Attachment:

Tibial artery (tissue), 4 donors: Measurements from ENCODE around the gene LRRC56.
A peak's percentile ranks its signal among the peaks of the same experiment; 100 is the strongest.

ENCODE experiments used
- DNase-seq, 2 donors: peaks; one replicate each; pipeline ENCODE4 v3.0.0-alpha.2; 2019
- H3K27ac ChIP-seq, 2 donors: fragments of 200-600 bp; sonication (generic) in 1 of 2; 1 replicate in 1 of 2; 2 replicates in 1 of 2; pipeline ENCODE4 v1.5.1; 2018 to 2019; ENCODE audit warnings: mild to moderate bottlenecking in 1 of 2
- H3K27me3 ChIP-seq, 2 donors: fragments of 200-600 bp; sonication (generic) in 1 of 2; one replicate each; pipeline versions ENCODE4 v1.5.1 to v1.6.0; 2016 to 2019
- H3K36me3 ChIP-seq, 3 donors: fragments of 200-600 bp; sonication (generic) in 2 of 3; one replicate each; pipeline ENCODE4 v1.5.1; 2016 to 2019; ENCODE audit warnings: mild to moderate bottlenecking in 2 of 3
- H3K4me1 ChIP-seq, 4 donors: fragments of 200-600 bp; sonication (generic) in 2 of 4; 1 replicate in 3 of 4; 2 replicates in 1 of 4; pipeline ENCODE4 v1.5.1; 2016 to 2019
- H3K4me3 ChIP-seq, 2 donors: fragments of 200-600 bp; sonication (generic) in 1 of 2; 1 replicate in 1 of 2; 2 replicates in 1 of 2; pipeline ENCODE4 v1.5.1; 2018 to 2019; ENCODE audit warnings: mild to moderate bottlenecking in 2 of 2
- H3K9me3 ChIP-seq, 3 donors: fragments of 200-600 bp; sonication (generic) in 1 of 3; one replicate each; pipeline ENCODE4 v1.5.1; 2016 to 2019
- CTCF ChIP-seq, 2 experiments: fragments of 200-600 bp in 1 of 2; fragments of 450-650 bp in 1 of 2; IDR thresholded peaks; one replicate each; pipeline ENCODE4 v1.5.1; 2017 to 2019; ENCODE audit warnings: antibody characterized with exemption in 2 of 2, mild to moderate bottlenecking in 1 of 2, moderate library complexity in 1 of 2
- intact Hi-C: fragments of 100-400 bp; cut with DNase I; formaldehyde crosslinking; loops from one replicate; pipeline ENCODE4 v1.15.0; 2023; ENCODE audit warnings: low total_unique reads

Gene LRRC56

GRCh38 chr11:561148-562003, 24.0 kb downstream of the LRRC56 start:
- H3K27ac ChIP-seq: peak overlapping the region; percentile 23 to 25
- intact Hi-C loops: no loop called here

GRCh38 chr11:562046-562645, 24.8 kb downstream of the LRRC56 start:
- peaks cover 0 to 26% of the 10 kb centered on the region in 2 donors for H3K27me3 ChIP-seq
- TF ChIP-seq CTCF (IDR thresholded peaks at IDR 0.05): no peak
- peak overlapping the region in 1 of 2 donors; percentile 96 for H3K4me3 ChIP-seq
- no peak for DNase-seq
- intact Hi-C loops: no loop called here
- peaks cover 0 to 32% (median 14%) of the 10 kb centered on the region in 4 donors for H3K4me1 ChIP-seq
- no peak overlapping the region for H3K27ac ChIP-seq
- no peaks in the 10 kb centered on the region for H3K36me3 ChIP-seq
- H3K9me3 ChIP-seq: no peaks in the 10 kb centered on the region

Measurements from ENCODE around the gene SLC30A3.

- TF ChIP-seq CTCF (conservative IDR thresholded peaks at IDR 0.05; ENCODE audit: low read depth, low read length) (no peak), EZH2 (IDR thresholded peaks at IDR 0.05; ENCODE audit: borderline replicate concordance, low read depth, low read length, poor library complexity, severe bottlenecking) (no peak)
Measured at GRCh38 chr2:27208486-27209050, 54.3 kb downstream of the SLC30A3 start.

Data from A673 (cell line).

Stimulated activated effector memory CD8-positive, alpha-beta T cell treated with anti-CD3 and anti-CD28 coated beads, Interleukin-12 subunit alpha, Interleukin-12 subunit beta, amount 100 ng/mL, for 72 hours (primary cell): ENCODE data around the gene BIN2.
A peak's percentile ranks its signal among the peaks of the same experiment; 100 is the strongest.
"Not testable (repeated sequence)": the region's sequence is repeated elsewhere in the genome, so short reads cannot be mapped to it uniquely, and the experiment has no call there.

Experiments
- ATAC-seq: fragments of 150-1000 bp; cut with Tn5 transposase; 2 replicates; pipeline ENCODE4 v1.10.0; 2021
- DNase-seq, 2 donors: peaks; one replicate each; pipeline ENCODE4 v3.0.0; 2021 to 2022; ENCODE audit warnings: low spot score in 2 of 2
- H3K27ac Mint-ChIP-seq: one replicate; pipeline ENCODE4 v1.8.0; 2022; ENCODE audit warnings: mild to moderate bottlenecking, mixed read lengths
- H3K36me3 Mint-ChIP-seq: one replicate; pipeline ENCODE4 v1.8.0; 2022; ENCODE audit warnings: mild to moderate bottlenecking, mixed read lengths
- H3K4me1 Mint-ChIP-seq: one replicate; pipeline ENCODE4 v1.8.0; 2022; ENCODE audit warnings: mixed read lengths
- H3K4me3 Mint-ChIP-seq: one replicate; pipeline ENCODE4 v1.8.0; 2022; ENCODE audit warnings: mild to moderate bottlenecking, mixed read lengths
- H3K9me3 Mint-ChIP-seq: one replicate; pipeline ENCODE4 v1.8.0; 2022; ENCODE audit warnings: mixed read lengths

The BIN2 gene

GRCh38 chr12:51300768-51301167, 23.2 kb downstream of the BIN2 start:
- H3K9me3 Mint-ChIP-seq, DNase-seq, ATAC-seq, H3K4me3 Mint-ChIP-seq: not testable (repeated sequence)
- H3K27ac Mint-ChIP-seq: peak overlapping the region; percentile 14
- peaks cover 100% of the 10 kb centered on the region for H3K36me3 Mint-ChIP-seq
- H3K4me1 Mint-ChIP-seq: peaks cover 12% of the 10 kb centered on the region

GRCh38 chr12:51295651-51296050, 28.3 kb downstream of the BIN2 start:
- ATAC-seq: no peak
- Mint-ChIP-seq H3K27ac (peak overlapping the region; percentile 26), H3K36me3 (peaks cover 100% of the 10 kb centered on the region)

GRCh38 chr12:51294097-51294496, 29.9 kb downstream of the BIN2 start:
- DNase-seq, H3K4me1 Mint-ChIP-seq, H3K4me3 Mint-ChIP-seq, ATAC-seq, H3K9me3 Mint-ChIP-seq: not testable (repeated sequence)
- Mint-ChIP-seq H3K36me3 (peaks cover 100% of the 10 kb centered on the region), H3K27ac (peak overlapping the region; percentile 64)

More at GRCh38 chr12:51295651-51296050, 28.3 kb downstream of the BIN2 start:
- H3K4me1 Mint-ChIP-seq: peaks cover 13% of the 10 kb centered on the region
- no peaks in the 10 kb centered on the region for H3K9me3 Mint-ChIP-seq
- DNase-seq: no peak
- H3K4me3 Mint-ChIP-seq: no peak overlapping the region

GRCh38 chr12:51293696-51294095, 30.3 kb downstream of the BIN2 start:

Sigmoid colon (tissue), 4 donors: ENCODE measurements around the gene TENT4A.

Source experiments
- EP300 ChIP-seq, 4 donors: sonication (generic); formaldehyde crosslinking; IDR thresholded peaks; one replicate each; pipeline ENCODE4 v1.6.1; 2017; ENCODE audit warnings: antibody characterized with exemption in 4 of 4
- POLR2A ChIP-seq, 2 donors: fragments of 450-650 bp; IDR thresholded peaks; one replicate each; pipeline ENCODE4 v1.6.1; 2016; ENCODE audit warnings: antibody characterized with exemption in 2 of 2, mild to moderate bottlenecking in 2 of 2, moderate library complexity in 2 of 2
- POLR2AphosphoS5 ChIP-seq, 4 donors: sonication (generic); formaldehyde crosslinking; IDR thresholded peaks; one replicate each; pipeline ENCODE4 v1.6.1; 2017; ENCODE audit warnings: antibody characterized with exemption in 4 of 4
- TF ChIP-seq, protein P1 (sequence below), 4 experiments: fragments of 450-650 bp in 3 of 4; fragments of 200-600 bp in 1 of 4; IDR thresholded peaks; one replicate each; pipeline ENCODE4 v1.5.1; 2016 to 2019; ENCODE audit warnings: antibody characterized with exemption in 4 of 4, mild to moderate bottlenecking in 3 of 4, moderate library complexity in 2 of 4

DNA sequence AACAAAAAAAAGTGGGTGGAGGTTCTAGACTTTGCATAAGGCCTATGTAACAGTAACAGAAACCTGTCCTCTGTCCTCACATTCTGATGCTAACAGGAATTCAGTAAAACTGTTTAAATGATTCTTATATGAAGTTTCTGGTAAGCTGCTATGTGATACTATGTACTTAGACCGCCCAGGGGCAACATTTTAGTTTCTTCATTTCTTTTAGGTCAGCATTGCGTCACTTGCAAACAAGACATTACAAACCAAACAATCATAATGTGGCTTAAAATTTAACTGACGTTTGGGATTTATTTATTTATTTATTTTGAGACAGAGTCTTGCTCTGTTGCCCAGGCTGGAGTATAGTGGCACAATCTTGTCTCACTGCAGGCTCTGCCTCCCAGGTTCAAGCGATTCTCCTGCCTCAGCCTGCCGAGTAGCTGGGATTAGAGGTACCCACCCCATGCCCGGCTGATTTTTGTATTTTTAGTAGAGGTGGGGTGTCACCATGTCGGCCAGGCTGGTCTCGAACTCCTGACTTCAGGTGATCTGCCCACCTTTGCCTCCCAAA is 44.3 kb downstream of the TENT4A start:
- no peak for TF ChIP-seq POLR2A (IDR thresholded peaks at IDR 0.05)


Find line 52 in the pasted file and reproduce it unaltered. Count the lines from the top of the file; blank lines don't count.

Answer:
- DNase-seq, H3K4me1 Mint-ChIP-seq, H3K4me3 Mint-ChIP-seq, ATAC-seq, H3K9me3 Mint-ChIP-seq: not testable (repeated sequence)